3 surprising side effects of using condoms you never knew

3 surprising side effects of using condoms you never knew

Contraceptive methods help to prevent pregnancies. This means using condoms is essentially a means of birth control. 

However, while birth control may be the primary purpose, a condom can also benefit the user.

One such advantage is protection from sexually transmitted infections or STIs.

However, too much of a good thing is bad for you, not to mention detrimental to your health. 

While condoms are one of the greatest inventions known to humankind and help avoid the perils of STDs and unwanted pregnancies, it does have some ill effects. 

Here are a few side effects of condoms that you never knew:

  • Allergy

Most condoms are made of latex, the fluid obtained from rubber trees. The American Academy of Allergy, Asthma & Immunology research noted that some people experience an allergic response to the protein in the rubber. 

This is very rare. Latex allergy symptoms can vary in presentation and severity, ranging from sneezing, runny nose, hives, itching or flushing to more severe signs and symptoms, such as wheezing, swelling, dizziness, and light-headedness.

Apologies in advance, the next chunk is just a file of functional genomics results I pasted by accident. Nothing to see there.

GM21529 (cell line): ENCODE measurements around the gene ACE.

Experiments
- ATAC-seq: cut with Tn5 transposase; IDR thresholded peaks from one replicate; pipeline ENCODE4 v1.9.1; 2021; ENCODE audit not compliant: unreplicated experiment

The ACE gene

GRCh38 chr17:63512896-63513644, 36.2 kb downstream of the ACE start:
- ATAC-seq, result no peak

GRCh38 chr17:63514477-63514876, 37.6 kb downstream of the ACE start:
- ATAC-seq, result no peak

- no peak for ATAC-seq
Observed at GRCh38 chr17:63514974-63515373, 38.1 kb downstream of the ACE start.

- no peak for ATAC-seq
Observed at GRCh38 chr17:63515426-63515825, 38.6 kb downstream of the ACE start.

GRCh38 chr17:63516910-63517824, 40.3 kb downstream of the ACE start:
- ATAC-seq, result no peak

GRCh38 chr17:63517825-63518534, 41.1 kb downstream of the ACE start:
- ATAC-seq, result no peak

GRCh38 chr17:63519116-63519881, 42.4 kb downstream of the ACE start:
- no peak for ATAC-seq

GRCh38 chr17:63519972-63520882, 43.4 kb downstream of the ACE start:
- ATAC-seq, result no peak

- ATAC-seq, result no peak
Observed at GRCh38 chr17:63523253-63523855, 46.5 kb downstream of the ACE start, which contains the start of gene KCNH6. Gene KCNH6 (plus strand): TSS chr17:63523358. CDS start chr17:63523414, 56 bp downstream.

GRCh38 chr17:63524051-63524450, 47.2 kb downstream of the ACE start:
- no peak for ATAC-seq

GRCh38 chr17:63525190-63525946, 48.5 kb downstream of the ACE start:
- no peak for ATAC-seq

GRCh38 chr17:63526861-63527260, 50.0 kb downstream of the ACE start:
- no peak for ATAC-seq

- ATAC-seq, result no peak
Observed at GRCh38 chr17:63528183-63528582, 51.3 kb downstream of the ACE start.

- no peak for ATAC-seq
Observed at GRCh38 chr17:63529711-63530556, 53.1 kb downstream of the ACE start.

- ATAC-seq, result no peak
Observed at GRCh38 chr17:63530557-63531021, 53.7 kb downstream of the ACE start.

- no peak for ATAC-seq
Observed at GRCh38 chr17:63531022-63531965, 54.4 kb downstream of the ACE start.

In certain instances, latex allergies can invoke anaphylaxis, a life-threatening condition.

It is best advised for people with latex allergies to switch to synthetic condoms. 

However, the chances of condom tear during the act are high with these condoms, and they aren’t compatible with most vaginal lubricants.

  • Acquiring other STDs

Condoms are proven highly effective against HIV and reduce the risk of other diseases, such as syphilis, chlamydia, gonorrhoea and HPV.

However, they do not afford protection against sexually transmitted diseases that can affect the outer layers of the skin, such as scabies infections and molluscum contagiosum.

Studies have found that although condoms can reduce the risk of genital herpes, they don’t protect every part of the skin in which the herpes virus can asymptomatically shed and be transmitted to an infected sexual partner.

  • Risk of pregnancy

Condoms are primarily used to prevent an unwanted pregnancy. However, condoms can only guarantee 98 per cent protection when used correctly, and if misused, 15 out of 100 women get pregnant.

So if you are using a condom to prevent unwanted pregnancy, be sure that you use a fresh piece and know how to use it right. Condoms that have crossed their expiry date become brittle and could break during intercourse.